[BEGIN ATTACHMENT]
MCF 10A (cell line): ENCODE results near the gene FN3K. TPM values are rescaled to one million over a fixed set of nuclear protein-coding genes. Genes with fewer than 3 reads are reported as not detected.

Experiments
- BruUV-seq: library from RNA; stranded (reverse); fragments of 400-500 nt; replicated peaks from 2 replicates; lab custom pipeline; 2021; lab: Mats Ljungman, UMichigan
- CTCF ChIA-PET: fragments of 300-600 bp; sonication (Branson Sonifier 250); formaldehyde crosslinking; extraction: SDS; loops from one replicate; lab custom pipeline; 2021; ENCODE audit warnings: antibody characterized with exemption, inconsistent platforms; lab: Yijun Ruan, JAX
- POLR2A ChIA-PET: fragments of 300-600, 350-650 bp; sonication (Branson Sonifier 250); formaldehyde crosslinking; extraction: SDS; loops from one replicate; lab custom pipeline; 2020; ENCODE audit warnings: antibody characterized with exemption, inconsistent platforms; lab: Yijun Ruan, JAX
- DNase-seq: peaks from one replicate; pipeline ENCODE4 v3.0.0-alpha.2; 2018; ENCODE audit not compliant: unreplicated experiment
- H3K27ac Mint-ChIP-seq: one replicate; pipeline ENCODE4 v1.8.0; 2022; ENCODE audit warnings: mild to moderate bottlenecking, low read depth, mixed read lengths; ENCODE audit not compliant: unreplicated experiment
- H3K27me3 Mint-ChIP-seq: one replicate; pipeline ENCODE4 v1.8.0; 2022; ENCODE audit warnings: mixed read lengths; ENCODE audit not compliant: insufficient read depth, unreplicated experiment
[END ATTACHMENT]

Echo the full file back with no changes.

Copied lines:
MCF 10A (cell line): ENCODE results near the gene FN3K. TPM values are rescaled to one million over a fixed set of nuclear protein-coding genes. Genes with fewer than 3 reads are reported as not detected.

Experiments
- BruUV-seq: library from RNA; stranded (reverse); fragments of 400-500 nt; replicated peaks from 2 replicates; lab custom pipeline; 2021; lab: Mats Ljungman, UMichigan
- CTCF ChIA-PET: fragments of 300-600 bp; sonication (Branson Sonifier 250); formaldehyde crosslinking; extraction: SDS; loops from one replicate; lab custom pipeline; 2021; ENCODE audit warnings: antibody characterized with exemption, inconsistent platforms; lab: Yijun Ruan, JAX
- POLR2A ChIA-PET: fragments of 300-600, 350-650 bp; sonication (Branson Sonifier 250); formaldehyde crosslinking; extraction: SDS; loops from one replicate; lab custom pipeline; 2020; ENCODE audit warnings: antibody characterized with exemption, inconsistent platforms; lab: Yijun Ruan, JAX
- DNase-seq: peaks from one replicate; pipeline ENCODE4 v3.0.0-alpha.2; 2018; ENCODE audit not compliant: unreplicated experiment
- H3K27ac Mint-ChIP-seq: one replicate; pipeline ENCODE4 v1.8.0; 2022; ENCODE audit warnings: mild to moderate bottlenecking, low read depth, mixed read lengths; ENCODE audit not compliant: unreplicated experiment
- H3K27me3 Mint-ChIP-seq: one replicate; pipeline ENCODE4 v1.8.0; 2022; ENCODE audit warnings: mixed read lengths; ENCODE audit not compliant: insufficient read depth, unreplicated experiment